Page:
The volume of planning applications for chicken farms during the last decade has contributed to problems in Powys County Council’s Planning service, a senior manager has said.

At a meeting of the Audit and Governance committee on Friday, June 23 members were told how the council will try and improve the planning service following a critical report published by Audit Wales in May.

Since 2015 the county has dealt with around 150 planning applications for both broiler and egg laying poulty units.

Due to this, head of planning, property and public protection, Gwilym Davies said that Powys had more “major” planning applications to deal with than any other authority in Wales apart from Cardiff City Council.

Mr Davies said: “Only Cardiff beat us, and it was only by one or two major applications.

“We’ve had considerably more than the norm - we do stand out in the annual Welsh Government statistics.

“Major applications take a lot longer; the other issue is the complexity.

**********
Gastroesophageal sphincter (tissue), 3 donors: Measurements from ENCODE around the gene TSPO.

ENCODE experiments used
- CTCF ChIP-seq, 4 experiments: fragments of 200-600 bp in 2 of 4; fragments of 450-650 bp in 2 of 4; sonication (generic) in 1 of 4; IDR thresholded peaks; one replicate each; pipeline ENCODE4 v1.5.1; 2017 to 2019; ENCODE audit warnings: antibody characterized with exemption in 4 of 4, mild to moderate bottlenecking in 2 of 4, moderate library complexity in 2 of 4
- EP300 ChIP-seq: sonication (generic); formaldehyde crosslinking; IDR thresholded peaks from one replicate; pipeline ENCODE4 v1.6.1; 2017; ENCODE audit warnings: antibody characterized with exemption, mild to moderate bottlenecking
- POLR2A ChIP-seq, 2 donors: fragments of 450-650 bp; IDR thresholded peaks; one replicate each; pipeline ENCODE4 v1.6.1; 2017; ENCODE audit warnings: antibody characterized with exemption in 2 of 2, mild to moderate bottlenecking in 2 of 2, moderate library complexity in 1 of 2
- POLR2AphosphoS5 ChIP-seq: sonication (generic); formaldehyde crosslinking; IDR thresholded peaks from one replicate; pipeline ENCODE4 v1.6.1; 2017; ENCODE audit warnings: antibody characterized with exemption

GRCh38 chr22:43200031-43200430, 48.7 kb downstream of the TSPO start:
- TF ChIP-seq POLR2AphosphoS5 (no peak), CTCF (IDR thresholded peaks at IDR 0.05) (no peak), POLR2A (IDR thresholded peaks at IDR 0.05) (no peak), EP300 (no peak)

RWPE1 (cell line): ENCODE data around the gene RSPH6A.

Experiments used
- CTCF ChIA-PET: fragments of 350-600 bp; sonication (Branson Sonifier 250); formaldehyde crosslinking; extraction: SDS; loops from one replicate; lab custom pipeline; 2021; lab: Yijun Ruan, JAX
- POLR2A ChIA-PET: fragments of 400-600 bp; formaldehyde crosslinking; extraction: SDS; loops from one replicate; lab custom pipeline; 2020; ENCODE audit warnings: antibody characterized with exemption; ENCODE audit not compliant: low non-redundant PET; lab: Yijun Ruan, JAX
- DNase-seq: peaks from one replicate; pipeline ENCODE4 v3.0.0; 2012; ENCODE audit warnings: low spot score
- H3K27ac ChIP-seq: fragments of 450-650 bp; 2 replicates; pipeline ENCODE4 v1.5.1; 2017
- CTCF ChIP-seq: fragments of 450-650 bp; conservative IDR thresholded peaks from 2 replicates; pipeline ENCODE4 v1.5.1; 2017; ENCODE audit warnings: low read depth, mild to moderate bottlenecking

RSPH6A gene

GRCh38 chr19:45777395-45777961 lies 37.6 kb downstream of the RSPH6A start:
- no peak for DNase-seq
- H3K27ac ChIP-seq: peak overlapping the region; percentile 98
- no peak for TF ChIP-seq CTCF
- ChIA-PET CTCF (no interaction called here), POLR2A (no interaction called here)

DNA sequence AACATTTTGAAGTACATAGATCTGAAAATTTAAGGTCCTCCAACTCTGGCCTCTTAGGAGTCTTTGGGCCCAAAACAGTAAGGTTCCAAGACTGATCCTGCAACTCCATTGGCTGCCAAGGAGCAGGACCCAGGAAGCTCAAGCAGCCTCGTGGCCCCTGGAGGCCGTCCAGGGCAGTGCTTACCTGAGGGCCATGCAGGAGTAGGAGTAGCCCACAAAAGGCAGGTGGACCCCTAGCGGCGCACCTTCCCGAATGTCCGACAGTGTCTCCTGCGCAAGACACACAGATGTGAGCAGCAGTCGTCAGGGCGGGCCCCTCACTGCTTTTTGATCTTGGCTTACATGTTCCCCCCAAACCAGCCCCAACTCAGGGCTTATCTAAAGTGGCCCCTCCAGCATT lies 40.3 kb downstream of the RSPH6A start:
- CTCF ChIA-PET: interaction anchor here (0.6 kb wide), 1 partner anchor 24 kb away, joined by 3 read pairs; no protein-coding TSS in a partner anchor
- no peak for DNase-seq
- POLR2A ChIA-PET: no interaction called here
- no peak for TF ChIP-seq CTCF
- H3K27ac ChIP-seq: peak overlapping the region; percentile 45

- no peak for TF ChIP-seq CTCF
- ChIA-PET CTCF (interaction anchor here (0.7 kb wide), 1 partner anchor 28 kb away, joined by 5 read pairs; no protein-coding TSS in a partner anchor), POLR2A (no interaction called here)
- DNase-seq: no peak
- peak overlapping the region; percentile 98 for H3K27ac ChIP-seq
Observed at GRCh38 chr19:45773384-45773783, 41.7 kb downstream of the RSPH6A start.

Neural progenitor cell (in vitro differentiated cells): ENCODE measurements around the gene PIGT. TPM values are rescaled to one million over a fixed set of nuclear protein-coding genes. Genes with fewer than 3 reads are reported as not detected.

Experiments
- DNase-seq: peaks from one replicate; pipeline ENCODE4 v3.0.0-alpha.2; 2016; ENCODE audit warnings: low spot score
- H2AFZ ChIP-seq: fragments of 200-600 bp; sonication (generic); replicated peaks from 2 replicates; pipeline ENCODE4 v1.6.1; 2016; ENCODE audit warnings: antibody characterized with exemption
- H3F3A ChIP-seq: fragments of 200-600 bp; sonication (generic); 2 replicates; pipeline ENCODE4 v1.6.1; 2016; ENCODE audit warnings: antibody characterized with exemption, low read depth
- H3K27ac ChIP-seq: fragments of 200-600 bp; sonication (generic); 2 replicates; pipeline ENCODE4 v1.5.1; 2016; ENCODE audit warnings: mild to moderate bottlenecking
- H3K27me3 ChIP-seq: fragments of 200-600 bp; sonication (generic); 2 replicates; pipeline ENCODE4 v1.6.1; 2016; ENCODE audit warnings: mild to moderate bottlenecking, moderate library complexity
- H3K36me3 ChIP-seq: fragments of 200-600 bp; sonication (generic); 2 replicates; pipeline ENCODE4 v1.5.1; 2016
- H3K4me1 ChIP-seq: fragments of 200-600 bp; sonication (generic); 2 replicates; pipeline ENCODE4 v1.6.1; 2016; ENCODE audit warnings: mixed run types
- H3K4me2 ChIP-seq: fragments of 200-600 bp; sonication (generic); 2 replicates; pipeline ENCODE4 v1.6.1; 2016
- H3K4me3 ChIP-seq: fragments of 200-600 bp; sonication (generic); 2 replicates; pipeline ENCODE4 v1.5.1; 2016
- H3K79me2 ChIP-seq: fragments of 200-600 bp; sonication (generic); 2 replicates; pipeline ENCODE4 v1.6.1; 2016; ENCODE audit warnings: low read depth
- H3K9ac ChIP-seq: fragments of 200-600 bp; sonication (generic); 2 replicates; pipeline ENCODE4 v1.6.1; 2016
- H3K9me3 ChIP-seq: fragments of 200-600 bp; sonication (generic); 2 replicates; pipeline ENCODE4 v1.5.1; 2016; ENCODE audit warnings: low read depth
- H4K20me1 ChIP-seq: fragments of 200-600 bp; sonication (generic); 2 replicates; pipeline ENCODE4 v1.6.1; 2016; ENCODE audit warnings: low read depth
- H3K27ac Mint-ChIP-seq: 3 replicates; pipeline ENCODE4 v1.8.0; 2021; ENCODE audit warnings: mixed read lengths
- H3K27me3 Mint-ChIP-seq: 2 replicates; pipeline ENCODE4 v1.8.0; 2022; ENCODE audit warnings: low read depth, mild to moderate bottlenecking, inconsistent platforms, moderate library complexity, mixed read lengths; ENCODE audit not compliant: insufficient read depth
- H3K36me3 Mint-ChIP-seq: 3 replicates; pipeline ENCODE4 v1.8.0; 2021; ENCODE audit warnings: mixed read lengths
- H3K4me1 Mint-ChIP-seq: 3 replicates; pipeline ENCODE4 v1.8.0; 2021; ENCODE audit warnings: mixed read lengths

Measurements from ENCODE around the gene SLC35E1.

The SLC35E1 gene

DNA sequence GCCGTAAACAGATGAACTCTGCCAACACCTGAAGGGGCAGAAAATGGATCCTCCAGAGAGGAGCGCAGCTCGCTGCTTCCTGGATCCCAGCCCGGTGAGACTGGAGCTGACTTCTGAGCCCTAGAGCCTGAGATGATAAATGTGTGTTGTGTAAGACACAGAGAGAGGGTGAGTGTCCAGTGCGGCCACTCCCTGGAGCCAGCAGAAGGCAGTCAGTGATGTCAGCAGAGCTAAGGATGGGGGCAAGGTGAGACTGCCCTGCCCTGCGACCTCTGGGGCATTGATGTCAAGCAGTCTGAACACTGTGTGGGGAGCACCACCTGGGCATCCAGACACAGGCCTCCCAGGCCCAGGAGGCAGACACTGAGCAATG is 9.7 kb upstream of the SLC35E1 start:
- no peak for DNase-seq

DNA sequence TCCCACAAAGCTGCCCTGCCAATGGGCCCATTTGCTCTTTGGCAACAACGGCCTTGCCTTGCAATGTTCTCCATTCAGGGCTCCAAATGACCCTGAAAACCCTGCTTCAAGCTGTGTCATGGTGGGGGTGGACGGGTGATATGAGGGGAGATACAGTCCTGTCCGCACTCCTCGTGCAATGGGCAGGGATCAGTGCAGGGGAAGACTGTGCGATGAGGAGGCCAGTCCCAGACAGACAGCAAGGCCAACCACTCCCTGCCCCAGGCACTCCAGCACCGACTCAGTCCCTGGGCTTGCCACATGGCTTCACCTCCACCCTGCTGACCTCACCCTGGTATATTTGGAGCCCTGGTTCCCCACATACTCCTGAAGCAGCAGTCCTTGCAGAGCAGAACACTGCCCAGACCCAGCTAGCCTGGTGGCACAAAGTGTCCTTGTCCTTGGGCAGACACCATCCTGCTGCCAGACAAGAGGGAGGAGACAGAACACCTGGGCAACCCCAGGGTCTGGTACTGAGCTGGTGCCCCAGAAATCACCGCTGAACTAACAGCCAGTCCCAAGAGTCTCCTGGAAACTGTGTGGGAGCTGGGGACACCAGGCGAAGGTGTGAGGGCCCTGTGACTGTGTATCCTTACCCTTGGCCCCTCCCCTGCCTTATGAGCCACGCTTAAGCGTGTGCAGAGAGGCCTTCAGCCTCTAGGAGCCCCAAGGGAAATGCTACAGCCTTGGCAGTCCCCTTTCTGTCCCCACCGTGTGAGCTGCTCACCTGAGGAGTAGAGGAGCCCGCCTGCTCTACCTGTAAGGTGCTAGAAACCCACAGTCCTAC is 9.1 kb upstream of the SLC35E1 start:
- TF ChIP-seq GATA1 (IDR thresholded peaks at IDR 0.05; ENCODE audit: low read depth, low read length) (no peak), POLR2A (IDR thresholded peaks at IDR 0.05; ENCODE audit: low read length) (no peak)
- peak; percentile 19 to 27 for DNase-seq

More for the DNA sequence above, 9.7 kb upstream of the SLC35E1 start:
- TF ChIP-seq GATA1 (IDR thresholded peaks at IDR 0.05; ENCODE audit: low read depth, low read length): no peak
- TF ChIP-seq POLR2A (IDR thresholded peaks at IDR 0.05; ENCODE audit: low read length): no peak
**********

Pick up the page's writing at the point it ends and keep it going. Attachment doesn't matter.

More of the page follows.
“They are mostly chicken sheds, and they are very difficult to process - we have to rely on specialists and even specialists have to send out for information from their specialists.”

As the applications are “significant investments” to the applicant and can cost anywhere up to £150,000, Mr Davies explained that more time is needed to sort out problems, but this means that the timescales have “dragged on”.

But the number of poultry unit applications has now slowed to a trickle.

According to Mr Davies this means that planning officers can be redirected to deal with other applications and is a “significant reason” that the backlog of applications is now falling.

Mr Davies said that the planning caseload had dropped from 900 to 500 and the enforcement cases from 750 to 550.

Mr Davies said: “It’s freed up officers to do other applications and enforcement.

“An adverse impact is that our income has dropped by £400,000.

“In the last budget the cabinet supported reducing our income target to reflect that.”

This is so that the Welsh Government minister for Climate Change, Julie James MS can mull over taking charge of the decision making process after being asked to “call in” the application.